- February 4, 2017
Old paradigm – if something hurts or feels stiff, stretch it. New paradigm – if something hurts or feels stiff, move it! Our doctors tell us to stretch, our culture tells us that a more bendy body is more free for enlightenment and our yoga teachers insist that we “open our hips”. Functional mobility and range of motion are not an optional, the ability to move with ease in our joints actually has a huge effect on our lives, especially as we age. How we choose to get this mobility into our bodies is another story, we must enhance our range of motion, while preventing injuries and chronic weakness.
In his famous video, The Fuzz Speech, Gill Hedley shows how our bodies can become overgrown with connective tissue, literally preventing us from moving. This represents one of the ways in which our bodies adapt to how we move and live, and why some of us feel so darn stiff all the time. Because this feeling of stiffness is accumulative, over years and years, the way we release it has to also take time. Mobilizing built up fascia has to be a dynamic process, this has to include self massage, manual therapy, stress reduction, proper hydration and full body movement.
Another concept that is becoming more accepted in yoga is the effect of the nervous system on the way we move, how far we can go and how it feels. Stretch researchers have found out that our nervous systems have a protective effect on our bodies, if there are ranges of motion which we cannot control, our nervous system takes them away from us. Stretching has been found to be more about nervous system tolerance, something that can be safely modified through controlled and strong training.
In an interview, Shannon Marion BScPT agreed that the evidence points us away from static stretching as a healthy means of gaining functional mobility. It has been reported that this type of stretching used as a warm-up for athletic movement can actually inhibit performance. We know that passive, static stretching (meaning relaxing into a stretch) can actually slow down the neurological connection between the muscle and brain. A passive stretch could be relaxing into pigeon pose for a minute or two, or simply sitting in a chair for a few hours. If muscles and fascia get slower in their ability to create tension, they might not be available to support us when we really need it.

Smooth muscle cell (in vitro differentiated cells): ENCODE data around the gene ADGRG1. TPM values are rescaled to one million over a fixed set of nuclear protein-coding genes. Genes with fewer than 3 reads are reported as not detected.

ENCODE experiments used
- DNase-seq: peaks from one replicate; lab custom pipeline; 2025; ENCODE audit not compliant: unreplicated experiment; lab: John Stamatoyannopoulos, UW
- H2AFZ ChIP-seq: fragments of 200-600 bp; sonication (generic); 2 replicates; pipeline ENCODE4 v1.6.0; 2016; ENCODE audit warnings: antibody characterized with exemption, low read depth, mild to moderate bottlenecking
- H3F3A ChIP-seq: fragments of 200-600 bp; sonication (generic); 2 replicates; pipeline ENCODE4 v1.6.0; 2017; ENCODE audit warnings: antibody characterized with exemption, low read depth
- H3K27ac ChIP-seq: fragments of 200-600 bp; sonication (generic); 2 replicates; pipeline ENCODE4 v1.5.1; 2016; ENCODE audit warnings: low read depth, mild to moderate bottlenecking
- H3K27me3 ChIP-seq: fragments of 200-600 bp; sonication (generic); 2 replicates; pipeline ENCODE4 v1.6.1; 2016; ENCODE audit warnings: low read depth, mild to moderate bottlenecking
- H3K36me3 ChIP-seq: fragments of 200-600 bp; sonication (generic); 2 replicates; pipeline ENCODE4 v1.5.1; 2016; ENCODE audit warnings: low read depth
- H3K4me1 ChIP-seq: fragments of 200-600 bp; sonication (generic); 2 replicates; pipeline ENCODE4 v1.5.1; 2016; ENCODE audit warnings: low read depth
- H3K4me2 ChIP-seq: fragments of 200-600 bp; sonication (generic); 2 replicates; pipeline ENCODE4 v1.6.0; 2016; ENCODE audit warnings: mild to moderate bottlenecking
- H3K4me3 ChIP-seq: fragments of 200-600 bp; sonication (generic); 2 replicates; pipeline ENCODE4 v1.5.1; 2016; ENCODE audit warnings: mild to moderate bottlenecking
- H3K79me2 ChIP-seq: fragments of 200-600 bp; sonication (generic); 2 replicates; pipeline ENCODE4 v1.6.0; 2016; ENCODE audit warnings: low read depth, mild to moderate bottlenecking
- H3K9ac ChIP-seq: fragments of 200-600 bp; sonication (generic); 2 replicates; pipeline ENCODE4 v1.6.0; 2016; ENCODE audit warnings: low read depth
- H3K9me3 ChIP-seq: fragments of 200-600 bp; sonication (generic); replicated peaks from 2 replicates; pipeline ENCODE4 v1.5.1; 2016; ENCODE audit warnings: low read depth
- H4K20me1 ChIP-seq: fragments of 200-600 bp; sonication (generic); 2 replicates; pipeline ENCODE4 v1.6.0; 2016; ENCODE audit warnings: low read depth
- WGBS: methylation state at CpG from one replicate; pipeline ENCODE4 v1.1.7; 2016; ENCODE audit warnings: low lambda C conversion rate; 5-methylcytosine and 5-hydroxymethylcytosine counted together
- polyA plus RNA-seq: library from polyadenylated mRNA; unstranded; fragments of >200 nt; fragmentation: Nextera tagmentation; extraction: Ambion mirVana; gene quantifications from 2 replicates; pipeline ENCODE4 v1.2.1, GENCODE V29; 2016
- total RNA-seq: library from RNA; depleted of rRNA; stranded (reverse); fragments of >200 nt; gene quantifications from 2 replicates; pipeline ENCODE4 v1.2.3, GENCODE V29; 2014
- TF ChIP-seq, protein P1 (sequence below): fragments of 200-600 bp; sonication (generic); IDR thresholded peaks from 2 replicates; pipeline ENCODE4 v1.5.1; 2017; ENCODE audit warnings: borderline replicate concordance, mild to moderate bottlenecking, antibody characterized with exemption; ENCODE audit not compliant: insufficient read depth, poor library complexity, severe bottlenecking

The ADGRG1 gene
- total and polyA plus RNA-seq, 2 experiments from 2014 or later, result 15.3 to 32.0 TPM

A study comparing full range of motion resistance training to static stretching found that resistance training in large ranges can produce just as much mobility as static stretching. This is very interesting and exciting news for people who are interested in increasing their mobility and movement boundaries. This means that we can lift weights (body weight or external), move them through larger ranges, and get strong and mobile all at the same time!
Coming back to the initial idea of exchanging movement for static stretching, lets come up with a few examples of what this even means. In my practice and classes, I often begin with some joint movement, shoulder circles, hip circles, spinal movement or wrist prep. Many of us imagine shoulder circles as some easy-peasy relaxing movement. Make your joint circles slow, intense and full of muscular activity. This will get the blood flowing around the joint, safely mobilize accumulated fascia, and teach the muscles to support the joint in different ranges of motion. Circles and slow dynamic movements also bring hydration into our tissues and sliding surfaces around muscles. There are many examples of this on my Instagram page.
People who want to gain new range of motion can begin by pushing the boundaries of what they can control with strength. In a forward fold for example, rather than grabbing your shins and pulling yourself in, try not using the hands at all, instead pull yourself into the position with your own internal strength. Rather than thinking about going further into a range and releasing tension practice pulling yourself further into the range and creating more tension. People who are already quite mobile should be thinking of layering strength and control over-top their large ranges of motion.
Applying this model to yoga poses, stretches and warm-up routines can make a huge difference in long term injury prevention and strength development. Finding ways to incorporate this method into different practices can sometimes mean the difference between a nagging pain and better movement.
My advice is not to stop moving through large ranges of motion all together, instead, to layer strength and tension into those ranges. Rather than holding a static position for a minute or so, move in and out of the position, allowing the body to learn smooth transitions and control. If your warm-up includes stretching, swap the forward bends for leg swings or hip circles. Add calf raises and crawling movements to get the joints prepared for whatever comes next.